Top 10 seven-seat SUVs

With car buyers relentlessly rushing into SUVs and off-roaders comes the slow but sure death of the seven-seat MPV. But for some families, having those extra two chairs in the rear is a total deal-breaker. These cars prove that you can transport the whole family and keep the rugged looks, off-road ability and imperious driving position that an SUV offers.

For most of these cars, the sixth and seventh seats aren't really intended as permanent benches. Though some are plenty capacious enough for adults, most are best only for occasional use – with limited legroom and poor access. What they offer instead is the versatility of knowing that you can transport those extra people – usually kids – if you're in a pinch.

We've rounded up ten of the best seven-seat SUVs you can buy today.

Volvo XC90

Top 10 seven-seat SUVs
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Top 10 seven-seat SUVs

This was the first all-new car from the reborn Volvo after it was purchased by Chinese company Geely, and it set the scene for all the models that would following. Debuting a bold new design language inside and out, it looks fantastic – very slick and Scandinavian – but has the substance to back up those looks.

It's great to drive, super-comfortable and very spacious inside. It's also packed with technology, including class-leading safety kit that makes it one of the most reassuring vehicles you could choose to transport your family in.

Skoda Kodiaq

If your budget won't stretch to a premium-badged SUV, but you still need seven seats and occasional off-road ability, the Kodiaq could be the car for you.

Fitted with a range of engines and interior kit from the mighty VW Group parts bin, it's far from being a hodge-podge. In fact, it's decent to drive, feels impressively solid inside and is a great-value offering.

Land Rover Discovery

The Discovery is, for some, the seven-seat SUV. It's one of very few that's capable of carrying seven full-sized adults in considerable comfort – plus, with stacked 'theatre' seating, even the rearmost occupants get a good view out.

The Land Rover is also incredibly capable off-road. In fact, it will take just about any condition in its stride, with a 900mm wading depth and Land Rover's Terrain Response system. It's also incredibly comfortable on-road, and considerably more efficient than its predecessor.

SEE ALSO: Top 10 best superminis

Audi Q7

The fact that Bentley pinched this car's underpinnings for its £160,000 Bentayga SUV should speak volumes about how accomplished it is. Though you can have the Q7 with a firebreathing V8 diesel, we think it's at its best in more modest 3.0-litre V6 diesel form.

The Q7 rides well, is dynamically capable and incredibly refined. It also has a great interior, built beautifully from top-notch materials.

Kia Sorento

This car is a particular favourite with the caravanning community, thanks to a high kerbweight and large towing limit which make it ideal for pulling a big tourer. It's also a great family bus, too, with seven spacious seats and a surprisingly premium interior.

The best news for private buyers is that Kia continues to offer a market-leading seven-year warranty on all of its cars, so owning a Sorento should be a pretty painless experience.

Range Rover Sport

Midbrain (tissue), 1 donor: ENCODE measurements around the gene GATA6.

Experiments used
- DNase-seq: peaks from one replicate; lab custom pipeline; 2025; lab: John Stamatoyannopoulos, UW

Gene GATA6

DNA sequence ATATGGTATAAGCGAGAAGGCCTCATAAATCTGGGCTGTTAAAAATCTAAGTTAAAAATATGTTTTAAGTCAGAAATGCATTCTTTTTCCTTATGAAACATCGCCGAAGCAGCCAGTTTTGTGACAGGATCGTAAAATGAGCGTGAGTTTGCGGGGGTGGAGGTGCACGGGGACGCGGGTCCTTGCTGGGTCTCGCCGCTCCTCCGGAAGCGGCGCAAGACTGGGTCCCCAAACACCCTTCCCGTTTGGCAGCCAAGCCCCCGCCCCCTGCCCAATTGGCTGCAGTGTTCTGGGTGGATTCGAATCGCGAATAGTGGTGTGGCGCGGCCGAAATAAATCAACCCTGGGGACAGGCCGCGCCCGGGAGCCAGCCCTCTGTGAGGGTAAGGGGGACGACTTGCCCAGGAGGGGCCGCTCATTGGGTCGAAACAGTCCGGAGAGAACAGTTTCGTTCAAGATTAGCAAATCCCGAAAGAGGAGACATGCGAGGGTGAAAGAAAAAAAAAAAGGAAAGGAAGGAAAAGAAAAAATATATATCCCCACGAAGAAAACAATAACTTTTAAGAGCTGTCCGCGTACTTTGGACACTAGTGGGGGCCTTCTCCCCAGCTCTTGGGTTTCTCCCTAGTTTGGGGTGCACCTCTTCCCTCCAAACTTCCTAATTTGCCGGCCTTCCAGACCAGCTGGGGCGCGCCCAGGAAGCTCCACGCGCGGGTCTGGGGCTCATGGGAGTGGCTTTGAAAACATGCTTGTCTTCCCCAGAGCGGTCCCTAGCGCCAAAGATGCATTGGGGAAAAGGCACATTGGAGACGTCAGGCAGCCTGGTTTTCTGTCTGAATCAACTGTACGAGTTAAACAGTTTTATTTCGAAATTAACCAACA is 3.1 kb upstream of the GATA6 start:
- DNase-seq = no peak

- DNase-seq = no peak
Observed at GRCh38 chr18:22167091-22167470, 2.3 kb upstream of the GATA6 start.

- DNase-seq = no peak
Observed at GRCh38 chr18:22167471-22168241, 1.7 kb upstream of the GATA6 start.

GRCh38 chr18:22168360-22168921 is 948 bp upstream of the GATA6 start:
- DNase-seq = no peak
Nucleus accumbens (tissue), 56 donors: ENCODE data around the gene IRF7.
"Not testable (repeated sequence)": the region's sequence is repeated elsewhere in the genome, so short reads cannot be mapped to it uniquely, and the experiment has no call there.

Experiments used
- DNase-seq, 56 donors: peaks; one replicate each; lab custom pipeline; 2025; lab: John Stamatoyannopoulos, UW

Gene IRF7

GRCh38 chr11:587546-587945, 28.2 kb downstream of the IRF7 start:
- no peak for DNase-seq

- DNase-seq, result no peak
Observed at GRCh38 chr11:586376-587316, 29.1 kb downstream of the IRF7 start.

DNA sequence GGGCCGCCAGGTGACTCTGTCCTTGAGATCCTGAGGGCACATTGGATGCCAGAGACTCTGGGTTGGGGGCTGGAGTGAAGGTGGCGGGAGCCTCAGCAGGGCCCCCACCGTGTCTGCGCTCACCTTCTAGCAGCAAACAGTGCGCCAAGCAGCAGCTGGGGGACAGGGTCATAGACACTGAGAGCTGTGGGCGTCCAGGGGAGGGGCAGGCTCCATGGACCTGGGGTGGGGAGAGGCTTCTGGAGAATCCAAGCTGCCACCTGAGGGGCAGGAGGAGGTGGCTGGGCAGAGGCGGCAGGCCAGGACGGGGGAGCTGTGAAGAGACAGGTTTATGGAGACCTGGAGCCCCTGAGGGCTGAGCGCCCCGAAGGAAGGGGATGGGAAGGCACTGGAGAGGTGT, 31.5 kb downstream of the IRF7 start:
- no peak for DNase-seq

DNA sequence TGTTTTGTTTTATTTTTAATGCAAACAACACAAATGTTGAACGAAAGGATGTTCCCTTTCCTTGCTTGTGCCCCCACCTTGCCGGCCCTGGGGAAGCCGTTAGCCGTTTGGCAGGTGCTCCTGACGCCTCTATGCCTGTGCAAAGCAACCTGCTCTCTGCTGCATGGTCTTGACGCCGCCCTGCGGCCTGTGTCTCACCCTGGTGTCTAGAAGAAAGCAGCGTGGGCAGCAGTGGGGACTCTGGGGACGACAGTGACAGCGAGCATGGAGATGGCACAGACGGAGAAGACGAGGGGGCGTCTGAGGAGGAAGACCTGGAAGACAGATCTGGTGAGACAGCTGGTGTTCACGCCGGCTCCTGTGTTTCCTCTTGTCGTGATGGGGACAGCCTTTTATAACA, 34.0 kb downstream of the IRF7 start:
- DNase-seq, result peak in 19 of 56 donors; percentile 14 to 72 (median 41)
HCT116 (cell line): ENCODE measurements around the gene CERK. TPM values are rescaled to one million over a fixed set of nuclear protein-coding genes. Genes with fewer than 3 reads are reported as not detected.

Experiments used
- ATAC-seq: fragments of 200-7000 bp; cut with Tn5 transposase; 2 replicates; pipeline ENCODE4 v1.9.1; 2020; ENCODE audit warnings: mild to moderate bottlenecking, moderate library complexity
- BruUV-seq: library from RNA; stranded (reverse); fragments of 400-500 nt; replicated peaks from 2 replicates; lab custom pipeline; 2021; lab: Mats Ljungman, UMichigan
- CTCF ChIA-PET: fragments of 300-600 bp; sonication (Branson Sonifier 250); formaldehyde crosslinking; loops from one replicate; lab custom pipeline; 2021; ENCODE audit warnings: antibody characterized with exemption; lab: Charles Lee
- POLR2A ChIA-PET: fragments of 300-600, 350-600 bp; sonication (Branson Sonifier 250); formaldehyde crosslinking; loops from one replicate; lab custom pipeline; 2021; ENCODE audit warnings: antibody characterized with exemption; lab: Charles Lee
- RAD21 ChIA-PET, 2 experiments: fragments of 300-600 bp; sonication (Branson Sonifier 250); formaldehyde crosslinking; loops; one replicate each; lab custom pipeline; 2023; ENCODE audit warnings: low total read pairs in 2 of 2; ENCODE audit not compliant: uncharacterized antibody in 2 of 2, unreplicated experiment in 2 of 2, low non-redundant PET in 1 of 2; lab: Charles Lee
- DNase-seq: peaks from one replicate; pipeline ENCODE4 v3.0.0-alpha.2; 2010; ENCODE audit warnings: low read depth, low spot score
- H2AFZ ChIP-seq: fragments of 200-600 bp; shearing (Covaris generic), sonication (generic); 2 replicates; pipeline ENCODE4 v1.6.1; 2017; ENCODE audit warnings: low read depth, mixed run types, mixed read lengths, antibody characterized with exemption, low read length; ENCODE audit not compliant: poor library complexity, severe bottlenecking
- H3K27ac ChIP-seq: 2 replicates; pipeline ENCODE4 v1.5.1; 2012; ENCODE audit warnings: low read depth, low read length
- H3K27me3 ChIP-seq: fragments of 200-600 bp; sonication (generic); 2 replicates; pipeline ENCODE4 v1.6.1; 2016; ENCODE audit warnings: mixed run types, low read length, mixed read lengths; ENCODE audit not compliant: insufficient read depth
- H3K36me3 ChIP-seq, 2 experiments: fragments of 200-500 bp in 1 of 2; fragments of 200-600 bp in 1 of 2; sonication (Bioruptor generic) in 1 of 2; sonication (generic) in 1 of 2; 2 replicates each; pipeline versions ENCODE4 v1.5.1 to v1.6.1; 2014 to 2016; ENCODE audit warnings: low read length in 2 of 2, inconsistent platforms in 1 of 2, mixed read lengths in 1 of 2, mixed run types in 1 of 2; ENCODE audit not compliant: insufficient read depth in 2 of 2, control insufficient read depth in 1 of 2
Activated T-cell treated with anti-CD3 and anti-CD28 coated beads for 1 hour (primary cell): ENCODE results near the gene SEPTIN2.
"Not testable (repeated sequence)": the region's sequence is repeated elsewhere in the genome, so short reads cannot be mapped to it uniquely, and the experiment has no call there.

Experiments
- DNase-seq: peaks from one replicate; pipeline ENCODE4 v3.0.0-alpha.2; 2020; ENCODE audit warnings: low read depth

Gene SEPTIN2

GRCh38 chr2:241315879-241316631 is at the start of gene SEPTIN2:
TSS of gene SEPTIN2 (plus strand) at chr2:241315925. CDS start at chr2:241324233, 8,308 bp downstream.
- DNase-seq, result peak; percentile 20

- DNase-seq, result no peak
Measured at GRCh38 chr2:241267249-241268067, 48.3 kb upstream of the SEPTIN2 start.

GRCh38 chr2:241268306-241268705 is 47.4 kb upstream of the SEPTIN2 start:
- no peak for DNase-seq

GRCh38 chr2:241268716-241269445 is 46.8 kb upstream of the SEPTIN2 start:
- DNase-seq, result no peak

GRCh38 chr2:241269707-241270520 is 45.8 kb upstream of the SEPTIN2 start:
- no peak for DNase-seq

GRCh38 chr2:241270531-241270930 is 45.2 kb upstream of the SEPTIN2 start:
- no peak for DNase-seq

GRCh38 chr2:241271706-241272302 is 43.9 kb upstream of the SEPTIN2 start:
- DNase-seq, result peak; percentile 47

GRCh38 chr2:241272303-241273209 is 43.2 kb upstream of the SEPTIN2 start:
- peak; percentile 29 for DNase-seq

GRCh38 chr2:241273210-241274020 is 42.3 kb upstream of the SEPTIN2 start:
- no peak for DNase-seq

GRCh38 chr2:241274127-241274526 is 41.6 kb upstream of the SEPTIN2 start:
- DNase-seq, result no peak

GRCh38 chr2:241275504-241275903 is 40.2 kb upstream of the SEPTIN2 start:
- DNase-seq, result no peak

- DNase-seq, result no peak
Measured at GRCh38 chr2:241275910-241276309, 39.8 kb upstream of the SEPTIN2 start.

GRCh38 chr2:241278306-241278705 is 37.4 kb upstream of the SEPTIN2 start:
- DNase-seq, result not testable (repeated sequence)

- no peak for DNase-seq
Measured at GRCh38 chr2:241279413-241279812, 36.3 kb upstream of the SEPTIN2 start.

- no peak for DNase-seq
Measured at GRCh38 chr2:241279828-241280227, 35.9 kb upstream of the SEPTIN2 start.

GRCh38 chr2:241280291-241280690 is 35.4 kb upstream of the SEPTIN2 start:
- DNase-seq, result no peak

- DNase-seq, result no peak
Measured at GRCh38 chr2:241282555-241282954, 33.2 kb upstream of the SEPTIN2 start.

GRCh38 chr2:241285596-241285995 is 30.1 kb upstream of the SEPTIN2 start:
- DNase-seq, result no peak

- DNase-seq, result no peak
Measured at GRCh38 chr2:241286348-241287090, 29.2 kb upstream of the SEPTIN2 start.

The Sport is by no means a poorer cousin to its full-sized Range Rover cousin – in fact, it's the only one of the two that offers seven seats. It's a hugely capable SUV and combines serious luxury with unbeaten off-road ability.

Opt for the fire-breathing SVR model and you'll have a car that can embarrass many a hot hatchback off the line. The traditional Range Rover downsides of running costs and reliability are still somewhat present – but if you can afford to run it, your family will love you for buying a Ranger Rover Sport.

Hyundai Santa Fe

The Kia Sorento's cousin, the Santa Fe is virtually identical to its Korean brethren. That means a rugged body, plenty of space and a decent interior – plus a bargain price.

To our eyes, the Hyundai isn't quite as good-looking as the Sorento, and its five-year warranty isn't as generous either. But opting for either of these cars wouldn't be a poor choice.

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SsangYong Rexton

We would have hesitated to recommend the previous Rexton to anybody, as it was an agricultural-feeling machine that was, frankly, awful to drive. The latest model is much improved, though.

It's much better to drive, far better-looking, and the interior quality is truly night and day. The new Rexton feels like a car you might consider on its own merits, and not just because it's a bargain.


This generation of BMW X5 is feeling a little long in the tooth, but it still has plenty to recommend it beyond just the BMW badge. It's still one of the best cars in its class to drive – upholding the brand's credentials as producers of "the ultimate driving machine".

It's also remarkably practical, even for such a big car – there's room for adults in the rear seats, and when they're folded down the boot is vast.

Peugeot 5008

The reborn Peugeot offers several great cars, but the 5008 was a real surprise. Totally unrecognisable compared to the boxy MPV it inherits its name from, the 5008 offers a fantastic interior and composed drive on the road.

Despite the off-road image, the 5008 isn't currently available with four-wheel drive. That's a shame, but it's not a deal-breaker – most buyers will never tackle anything more challenging than an overflow car park. The 5008 hits back with a strong range of very efficient engines, plus lots of kit for the money. It's a sound choice.

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